The type, functions, and characteristics of marriage vary from culture to culture, and can change over time. In general there are two types: civil marriage and religious marriage, and typically marriages employ a combination of both. Marriages between people of differing religions are called interfaith marriages, while marital conversion, a more controversial concept than interfaith marriage, refers to the religious conversion of one partner to the other's religion for sake of satisfying a religious requirement.

<i>Womans Evolution</i> book by Evelyn Reed

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Lugu Lake lake in Sichuan and Yunnan, Peoples Republic of China

Lugu Lake is located in the northwest of the Yunnan plateau, with the middle of the lake forming the border between the Ninglang County of Yunnan Province and the Yanyuan County of Sichuan Province. The formation of the lake is thought to have occurred in a geological fault belonging to the geological age of the Late Cenozoic. It is an alpine lake at an elevation of 2,685 metres (8,809 ft) and is the highest lake in the Yunnan Province. The lake is surrounded by mountains and has five islands, four peninsulas, fourteen bays and seventeen beaches.

Matriarchal religion religion that focuses on a goddess or goddesses

A matriarchal religion is a religion that focuses on a goddess or goddesses. The term is most often used to refer to theories of prehistoric matriarchal religions that were proposed by scholars such as Johann Jakob Bachofen, Jane Ellen Harrison, and Marija Gimbutas, and later popularized by second-wave feminism. In the 20th century, a movement to revive these practices resulted in the Goddess movement.

Heide Göttner-Abendroth is a German feminist advocating Matriarchy Studies, focusing on the study of matriarchal or matrilineal societies.

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Marriage in modern China Modern marriage practices

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A matrifocal family structure is one where mothers head families and fathers play a less important role in the home and in bringing up children.

The Mosuo Sisters is a 2012 documentary film that chronicles the lives of two sisters, Jua Ma and La Tsuo, who are members of one of the last matriarchal societies, the Mosuo tribe. Being an ethnic minority in China, the film explores their journey from working at a bar in Beijing to moving back home to their village in the Himalayas, dealing with the modern world impinging upon the traditional Mosuo culture and way of life.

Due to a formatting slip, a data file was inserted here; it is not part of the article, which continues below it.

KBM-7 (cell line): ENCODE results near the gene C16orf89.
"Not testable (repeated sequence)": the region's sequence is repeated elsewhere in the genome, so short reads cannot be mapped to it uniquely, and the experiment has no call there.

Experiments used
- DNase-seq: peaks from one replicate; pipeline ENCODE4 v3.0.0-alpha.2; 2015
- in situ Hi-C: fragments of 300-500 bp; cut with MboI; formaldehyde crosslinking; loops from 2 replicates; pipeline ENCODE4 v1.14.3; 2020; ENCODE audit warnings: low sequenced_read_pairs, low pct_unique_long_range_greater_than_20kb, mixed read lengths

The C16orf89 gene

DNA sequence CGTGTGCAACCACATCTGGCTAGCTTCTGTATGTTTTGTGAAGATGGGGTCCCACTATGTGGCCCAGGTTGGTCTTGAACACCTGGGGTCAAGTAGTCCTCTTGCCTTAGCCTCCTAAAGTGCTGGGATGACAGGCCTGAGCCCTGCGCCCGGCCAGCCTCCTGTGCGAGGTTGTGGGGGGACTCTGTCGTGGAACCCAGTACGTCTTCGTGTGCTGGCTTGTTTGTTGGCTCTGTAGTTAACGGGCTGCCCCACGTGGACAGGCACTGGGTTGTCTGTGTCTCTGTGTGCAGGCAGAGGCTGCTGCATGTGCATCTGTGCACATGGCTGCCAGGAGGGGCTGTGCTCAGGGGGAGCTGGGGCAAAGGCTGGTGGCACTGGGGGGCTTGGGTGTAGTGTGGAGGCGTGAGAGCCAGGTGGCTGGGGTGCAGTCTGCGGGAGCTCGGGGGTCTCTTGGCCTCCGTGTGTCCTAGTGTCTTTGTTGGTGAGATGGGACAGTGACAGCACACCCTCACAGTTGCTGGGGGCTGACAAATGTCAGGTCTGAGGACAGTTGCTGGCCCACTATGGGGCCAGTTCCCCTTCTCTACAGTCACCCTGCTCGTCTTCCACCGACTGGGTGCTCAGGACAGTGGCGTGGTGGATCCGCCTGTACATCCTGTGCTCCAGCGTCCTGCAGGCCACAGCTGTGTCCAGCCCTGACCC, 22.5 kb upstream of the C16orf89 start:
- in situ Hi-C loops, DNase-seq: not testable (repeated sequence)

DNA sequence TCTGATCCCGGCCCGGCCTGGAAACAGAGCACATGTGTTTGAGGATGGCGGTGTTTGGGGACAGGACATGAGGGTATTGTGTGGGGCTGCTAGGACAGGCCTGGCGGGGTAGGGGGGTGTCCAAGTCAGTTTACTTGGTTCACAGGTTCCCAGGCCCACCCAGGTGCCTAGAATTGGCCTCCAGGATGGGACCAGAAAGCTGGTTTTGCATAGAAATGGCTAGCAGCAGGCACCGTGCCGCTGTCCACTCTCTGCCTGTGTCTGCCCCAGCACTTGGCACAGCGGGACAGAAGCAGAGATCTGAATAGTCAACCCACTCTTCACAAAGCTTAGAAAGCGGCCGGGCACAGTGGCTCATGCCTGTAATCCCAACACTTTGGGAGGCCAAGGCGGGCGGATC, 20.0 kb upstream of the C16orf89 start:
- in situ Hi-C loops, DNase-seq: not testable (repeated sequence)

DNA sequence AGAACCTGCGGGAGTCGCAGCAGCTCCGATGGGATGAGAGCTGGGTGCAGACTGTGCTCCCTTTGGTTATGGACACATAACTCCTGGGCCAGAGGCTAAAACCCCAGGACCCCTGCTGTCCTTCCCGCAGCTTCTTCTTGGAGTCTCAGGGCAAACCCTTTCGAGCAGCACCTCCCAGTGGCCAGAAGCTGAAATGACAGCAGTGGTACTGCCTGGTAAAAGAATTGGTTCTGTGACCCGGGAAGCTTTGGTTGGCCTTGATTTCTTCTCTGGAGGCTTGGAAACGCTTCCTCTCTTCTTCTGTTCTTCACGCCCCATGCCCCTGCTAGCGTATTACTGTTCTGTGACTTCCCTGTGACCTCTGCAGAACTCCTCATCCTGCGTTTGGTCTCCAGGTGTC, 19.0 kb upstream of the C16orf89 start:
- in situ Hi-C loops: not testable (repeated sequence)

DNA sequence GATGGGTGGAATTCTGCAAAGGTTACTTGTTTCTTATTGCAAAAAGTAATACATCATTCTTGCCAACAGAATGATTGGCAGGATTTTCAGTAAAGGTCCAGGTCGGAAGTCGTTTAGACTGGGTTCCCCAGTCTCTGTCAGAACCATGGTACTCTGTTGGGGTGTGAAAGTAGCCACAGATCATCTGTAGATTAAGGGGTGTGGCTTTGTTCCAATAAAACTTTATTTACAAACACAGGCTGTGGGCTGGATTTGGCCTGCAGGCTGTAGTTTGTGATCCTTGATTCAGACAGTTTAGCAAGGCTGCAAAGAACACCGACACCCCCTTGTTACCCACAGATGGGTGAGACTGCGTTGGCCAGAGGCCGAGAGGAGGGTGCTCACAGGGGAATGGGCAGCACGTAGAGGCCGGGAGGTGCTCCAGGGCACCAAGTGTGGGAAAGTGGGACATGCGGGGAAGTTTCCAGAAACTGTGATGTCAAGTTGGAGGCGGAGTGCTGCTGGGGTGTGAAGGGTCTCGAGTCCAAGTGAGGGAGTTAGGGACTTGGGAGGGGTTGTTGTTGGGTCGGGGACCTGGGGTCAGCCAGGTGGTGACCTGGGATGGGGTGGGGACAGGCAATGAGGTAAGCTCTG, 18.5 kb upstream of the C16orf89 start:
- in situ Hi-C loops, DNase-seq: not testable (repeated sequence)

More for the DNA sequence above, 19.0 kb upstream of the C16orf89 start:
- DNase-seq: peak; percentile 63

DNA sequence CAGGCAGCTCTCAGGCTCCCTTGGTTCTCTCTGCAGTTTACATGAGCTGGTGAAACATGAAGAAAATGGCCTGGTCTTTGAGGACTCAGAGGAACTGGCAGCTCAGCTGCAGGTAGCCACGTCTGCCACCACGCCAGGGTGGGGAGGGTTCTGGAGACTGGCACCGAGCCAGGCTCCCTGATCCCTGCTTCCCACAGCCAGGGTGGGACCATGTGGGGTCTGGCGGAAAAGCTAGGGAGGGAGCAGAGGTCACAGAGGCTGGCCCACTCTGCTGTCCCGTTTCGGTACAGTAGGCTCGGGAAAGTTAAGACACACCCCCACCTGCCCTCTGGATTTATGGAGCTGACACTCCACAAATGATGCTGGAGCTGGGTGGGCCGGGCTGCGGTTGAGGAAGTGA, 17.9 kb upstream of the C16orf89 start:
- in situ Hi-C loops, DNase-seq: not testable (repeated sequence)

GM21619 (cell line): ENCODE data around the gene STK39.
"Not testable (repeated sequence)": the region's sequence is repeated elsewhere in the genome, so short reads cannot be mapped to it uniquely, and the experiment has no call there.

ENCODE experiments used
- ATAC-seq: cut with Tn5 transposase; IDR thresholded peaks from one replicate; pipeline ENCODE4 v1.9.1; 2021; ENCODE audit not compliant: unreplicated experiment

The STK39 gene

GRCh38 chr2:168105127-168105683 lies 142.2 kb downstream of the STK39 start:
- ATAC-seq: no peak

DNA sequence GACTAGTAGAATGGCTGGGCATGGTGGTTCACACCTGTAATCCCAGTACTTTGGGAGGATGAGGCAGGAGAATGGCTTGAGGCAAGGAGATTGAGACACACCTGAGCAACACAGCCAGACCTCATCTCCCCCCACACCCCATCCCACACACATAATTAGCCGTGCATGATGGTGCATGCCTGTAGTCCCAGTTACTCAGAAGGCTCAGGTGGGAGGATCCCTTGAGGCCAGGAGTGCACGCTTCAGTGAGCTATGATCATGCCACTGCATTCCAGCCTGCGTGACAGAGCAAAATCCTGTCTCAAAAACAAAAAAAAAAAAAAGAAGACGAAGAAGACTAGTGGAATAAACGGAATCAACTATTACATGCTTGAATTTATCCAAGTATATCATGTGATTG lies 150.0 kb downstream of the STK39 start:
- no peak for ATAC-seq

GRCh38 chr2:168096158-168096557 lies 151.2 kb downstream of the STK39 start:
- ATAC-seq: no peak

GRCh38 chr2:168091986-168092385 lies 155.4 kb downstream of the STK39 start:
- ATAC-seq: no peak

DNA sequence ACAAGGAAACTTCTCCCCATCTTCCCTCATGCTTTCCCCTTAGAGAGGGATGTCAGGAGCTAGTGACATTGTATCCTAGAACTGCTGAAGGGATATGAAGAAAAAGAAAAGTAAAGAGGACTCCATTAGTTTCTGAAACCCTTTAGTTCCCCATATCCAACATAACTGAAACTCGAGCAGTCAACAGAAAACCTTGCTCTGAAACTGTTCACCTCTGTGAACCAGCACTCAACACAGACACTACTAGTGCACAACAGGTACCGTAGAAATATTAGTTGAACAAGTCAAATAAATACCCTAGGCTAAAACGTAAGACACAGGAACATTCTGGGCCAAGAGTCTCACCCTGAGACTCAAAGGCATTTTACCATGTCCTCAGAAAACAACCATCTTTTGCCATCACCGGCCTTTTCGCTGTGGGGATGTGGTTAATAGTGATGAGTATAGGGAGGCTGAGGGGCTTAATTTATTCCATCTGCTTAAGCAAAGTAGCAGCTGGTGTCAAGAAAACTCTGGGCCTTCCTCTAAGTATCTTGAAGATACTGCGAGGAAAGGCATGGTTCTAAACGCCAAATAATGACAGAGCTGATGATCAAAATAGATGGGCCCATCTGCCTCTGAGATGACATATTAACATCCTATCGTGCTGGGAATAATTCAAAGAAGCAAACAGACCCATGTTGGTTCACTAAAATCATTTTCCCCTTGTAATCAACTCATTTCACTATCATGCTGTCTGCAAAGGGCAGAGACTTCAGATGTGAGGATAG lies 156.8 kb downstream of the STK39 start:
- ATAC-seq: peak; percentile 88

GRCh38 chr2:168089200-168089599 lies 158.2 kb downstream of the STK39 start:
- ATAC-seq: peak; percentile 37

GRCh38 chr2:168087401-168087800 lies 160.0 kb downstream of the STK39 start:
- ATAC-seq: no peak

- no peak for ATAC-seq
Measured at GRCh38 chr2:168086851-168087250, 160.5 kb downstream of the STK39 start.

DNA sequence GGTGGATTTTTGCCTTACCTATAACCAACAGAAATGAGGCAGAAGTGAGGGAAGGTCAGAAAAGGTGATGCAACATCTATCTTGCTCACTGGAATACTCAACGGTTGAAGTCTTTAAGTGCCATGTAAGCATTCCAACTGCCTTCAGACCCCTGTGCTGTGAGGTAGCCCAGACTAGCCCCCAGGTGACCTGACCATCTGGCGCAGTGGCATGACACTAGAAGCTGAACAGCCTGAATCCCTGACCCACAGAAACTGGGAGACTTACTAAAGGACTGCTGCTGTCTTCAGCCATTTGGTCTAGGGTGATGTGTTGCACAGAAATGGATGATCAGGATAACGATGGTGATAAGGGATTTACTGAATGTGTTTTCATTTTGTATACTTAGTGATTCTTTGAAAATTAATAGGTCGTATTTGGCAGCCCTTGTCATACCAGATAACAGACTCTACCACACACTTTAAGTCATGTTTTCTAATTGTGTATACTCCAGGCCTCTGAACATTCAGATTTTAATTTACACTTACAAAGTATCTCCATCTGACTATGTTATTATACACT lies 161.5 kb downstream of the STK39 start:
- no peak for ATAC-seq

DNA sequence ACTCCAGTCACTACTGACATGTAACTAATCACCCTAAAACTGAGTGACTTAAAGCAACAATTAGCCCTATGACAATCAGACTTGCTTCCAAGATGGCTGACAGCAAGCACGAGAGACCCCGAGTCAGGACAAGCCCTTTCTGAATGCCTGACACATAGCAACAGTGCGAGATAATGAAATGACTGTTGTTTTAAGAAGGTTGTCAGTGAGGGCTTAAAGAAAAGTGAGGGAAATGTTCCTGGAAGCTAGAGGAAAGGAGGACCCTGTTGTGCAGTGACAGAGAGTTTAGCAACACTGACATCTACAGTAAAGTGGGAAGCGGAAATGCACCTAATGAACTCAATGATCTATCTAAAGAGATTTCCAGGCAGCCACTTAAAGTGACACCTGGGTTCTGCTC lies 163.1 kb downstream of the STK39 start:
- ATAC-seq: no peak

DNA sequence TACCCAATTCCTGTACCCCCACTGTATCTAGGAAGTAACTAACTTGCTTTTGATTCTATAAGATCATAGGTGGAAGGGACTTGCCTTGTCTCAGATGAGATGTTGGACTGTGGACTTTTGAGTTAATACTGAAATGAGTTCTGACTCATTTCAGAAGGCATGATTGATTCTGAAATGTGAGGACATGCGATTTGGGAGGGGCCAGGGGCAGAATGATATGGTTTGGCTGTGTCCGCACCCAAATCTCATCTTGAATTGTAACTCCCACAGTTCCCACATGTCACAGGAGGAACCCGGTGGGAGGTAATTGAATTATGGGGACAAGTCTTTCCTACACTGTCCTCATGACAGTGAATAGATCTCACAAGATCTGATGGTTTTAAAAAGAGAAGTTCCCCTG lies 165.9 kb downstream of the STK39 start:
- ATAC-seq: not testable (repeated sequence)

Matrilineal society of Meghalaya Migration flow in Meghalaya

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References

  1. Choo, WaiHong (2017). The Kingdom of Women: Life, Love, and Death in China's Hidden Mountains. I.B. Tauris.
  2. 1 2 "VIDEO. Chez les Moso, en Chine, la mère est chef du clan". francetv info (in French). 2012-08-30. Retrieved 2015-11-09.
  3. "Background Facts and Related Links". The Women's Kingdom: In China, How Free Can a Woman Be?. Frontline Rough Cut. PBS. 19 Jul 2005. Retrieved 30 Sep 2018.
  4. "Matriarchal/Matrilineal Culture". Lugu Lake Mosuo Cultural Development Project. 2009. Archived from the original on 12 January 2018. Retrieved 30 Sep 2018.
  5. https://www.npr.org/sections/parallels/2016/11/26/501012446/the-place-in-china-where-the-women-lead
  6. Sanday, Peggy Reeves (2003). Women at the Centre: Life in a Modern Matriarchy. Cornell University Press.
  7. Yuan, Lu; Sam Mitchell (Nov 2000). "Land of the Walking Marriage: For the Mosuo of China, It's a Woman's World" (PDF). Natural History Magazine. pp. 58–65.
  8. Hua, Cai (2001). A Society without Fathers or Husbands: The Na of China. Zone.
  9. Waite, Linda; Maggie Gallagher (2000). The Case for Marriage: Why Married People are Happier, Healthier, and Better off Financially. Doubleday.
  10. Stacey, Judith (2009). Unhitching the Horse from the Carriage: Love and Marriage Among the Mosuo (Dissertation). New York University.
  11. Fox, Robin (1984). Kinship and Marriage: An Anthropological Perspective. Cambridge Studies in Social and Cultural Anthropology 50. Cambridge, UK: Cambridge University Press.
  12. Walsh, Eileen Rose (2005). "From Nü Guo to Nü'er Guo: Negotiating Desire in the Land of the Mosuo". Modern China. 31 (4): 448–486. doi:10.1177/0097700405279243.

Further reading